To actually fully formulate that counter-rap, however, first you select an emotion using the game’s RPG-style emotion/dialogue wheel – coerce, boast, laugh or joke – which lets you preview the rhythm of your response and the damage it will do to your opponent. Each choice will result in a different flow and different lyrics.
On top of that – and this is the part that I really love – you can actually change your emotional state during your response – mixing and matching between different lyrics to change your rap in near real-time.
This approach – having what amounts to a dynamic dialogue tree in a rhythm-action game – is a pretty inspired concept and should make for some really fun, really freewheeling gameplay.
“The gameplay system and its concept are brand new as far as I know,” says Matsuura when I ask if it’s something he’d been thinking about for earlier games. “You can consider the dialogue trees in this game synonymous with rap in modern language, but as the game is set in the 16th century when the word ‘rap’ did not exist in Japan (maybe in the west too?), we call the system ‘Hyoshi-monoii’ (lit. ‘Rhythm dozens’) instead of rap.”
With 44 years of development experience between Masaya Matsuura’s NanaOn-Sha studio and Keiichi Yano and Atsushi Saito’s iNiS J, the ideas here feel very considered: the result of decades of thinking about rhythm-action. It’s a close-knit team too. “Yano-san and Saito-san have a long history of collaboration,” explains Matsuura. “In this project, too, Saito-san has been a member from the very beginning.”
Matsuura-san and Yano-san have also known each other for years, but never worked together on a project. “The sensibilities we share make the progress of Project Rap Rabbit smooth,” Matsuura says, “but we do have something different. I am used to breaking down pieces of completed music before I find ways to represent the sounds in a unique fashion, but Yano-san usually maintains the original, completed form and appeals to the audience in that manner. We actually conflict a lot in this sense!” he laughs.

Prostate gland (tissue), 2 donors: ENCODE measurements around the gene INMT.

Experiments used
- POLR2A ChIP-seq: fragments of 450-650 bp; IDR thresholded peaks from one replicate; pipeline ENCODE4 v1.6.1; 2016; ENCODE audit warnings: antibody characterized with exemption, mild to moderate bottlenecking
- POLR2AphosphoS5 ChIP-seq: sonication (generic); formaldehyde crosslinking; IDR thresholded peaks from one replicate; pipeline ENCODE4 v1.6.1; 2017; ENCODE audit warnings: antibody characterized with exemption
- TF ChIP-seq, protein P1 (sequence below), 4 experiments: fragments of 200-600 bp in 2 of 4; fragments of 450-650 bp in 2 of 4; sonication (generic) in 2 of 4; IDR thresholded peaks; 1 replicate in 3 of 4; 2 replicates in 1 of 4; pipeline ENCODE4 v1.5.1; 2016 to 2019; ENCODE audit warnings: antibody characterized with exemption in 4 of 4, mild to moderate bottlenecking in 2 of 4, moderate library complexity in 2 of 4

The final piece of the puzzle is lead sound designer Yuji TECHNOuchi. “TECHNOuchi-san puts the ideas of music I express through texts and scores into shape,” Matsuura explains, “but that’s just the current situation. I think our duties will soon become more diversified and change over time.” And as for collaborating with other musicians to create the music for this game? “That’s possible… all options are on the table.”
Can Project Rap Rabbit hit its aggressive Kickstarter goal? After an initial surge of pledges, things have slowed down. I have my fingers crossed, however, because this is very much a game I want to play.
The team will be doing a livestream focused on the art of Project Rap Rabbit tomorrow June 2 at 10am AEST (that’s 1am BST and June 1 5pm PDT, 8pm EDT). Check it out here.
Cam Shea is senior editor in IGN’s Sydney office and is a big fan of quirky, character-driven rhythm-action games. He’s on Twitter.